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  36. Marietta Meier (2009). “Adjusting” People: Conceptions of the Self in Psychosurgery After World War II. [REVIEW] Medicine Studies 1 (4):353-366.score: 519.0
    Between 1935 and 1970, tens of thousands of people worldwide underwent brain operations due to psychiatric indication that were intended to positively influence their mental state and behaviour. The majority of these psychosurgical procedures were prefrontal lobotomies. Developed in 1935, the procedure initially met with fierce opposition, but was introduced in numerous countries in the following decade, and was employed up until the late 1960s. This article investigates why psychosurgery was widely accepted after World War II. It examines the (...)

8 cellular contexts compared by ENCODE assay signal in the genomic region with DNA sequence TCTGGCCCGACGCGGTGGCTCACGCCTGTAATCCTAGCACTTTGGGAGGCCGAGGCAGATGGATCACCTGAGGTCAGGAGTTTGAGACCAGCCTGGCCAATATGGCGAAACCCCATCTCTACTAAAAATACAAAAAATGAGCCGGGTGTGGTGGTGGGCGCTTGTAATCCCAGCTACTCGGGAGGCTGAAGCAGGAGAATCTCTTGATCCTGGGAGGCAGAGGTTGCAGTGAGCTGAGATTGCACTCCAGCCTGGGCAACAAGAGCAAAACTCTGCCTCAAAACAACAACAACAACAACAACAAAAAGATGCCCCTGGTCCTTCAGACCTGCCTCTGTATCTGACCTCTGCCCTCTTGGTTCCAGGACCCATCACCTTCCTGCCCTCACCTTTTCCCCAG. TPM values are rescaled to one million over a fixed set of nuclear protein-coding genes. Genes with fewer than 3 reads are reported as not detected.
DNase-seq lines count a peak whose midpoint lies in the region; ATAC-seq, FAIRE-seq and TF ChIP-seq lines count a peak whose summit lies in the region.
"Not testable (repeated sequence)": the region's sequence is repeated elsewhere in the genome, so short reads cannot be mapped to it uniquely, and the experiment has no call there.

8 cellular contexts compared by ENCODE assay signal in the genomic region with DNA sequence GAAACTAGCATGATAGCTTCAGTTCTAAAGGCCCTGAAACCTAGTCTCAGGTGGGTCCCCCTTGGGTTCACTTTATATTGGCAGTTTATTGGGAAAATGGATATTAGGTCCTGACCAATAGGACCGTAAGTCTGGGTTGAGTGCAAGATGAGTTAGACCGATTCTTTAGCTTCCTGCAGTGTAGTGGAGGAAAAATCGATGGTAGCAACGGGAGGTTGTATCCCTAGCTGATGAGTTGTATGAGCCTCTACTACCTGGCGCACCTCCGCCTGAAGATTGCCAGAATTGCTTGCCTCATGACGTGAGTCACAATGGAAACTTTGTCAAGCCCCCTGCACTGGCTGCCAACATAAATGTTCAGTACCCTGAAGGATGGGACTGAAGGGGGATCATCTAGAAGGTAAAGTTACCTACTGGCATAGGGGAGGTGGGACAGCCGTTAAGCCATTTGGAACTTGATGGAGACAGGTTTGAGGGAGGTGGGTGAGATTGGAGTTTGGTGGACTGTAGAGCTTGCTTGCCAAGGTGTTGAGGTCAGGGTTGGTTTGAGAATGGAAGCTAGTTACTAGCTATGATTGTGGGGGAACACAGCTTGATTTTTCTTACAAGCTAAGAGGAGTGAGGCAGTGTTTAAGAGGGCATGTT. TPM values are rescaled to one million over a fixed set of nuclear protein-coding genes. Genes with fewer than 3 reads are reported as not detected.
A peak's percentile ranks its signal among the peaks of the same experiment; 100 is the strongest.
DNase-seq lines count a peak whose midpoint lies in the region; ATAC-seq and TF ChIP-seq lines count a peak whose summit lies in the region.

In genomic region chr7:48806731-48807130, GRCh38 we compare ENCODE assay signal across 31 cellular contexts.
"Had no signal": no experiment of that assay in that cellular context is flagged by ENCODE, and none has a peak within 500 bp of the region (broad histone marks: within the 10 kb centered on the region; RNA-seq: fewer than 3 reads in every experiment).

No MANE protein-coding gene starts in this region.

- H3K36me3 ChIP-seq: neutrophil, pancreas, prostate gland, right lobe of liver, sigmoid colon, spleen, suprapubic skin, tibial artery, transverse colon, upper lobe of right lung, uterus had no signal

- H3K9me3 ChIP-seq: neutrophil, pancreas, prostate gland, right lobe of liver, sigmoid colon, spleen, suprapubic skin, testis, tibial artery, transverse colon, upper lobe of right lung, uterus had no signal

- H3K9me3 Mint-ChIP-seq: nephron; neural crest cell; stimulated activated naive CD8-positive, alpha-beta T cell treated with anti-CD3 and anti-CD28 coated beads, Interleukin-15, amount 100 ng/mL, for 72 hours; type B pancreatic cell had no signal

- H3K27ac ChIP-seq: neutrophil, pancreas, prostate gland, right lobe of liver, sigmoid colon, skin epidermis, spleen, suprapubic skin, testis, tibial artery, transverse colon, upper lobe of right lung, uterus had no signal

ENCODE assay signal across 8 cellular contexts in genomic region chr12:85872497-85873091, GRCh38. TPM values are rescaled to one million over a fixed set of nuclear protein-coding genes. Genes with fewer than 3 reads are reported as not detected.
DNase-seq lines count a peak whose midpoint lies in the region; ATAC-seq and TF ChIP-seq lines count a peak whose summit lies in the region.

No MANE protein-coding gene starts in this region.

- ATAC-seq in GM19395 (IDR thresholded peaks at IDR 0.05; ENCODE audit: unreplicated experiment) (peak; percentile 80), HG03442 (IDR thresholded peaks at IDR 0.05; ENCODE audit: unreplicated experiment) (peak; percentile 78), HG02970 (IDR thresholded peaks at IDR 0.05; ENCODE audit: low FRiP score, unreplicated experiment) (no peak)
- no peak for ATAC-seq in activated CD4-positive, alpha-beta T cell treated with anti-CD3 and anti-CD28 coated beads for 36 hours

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  37. Teri Chettiar (2012). Democratizing Mental Health Motherhood, Therapeutic Community and the Emergence of the Psychiatric Family at the Cassel Hospital in Post-Second World War Britain. History of the Human Sciences 25 (5):107-122.score: 516.0
    Shortly following the Second World War, and under the medical direction of ex-army psychiatrist T. F. Main, the Cassel Hospital for Functional Nervous Disorders emerged as a pioneering democratic ‘therapeutic community’ in the treatment of mental illness. This definitive movement away from conventional ‘custodial’ assumptions about the function of the psychiatric hospital initially grew out of a commitment to sharing therapeutic responsibility between patients and staff and to preserving patients’ pre-admission responsibilities and social identities. However, by the mid-1950s, hospital (...)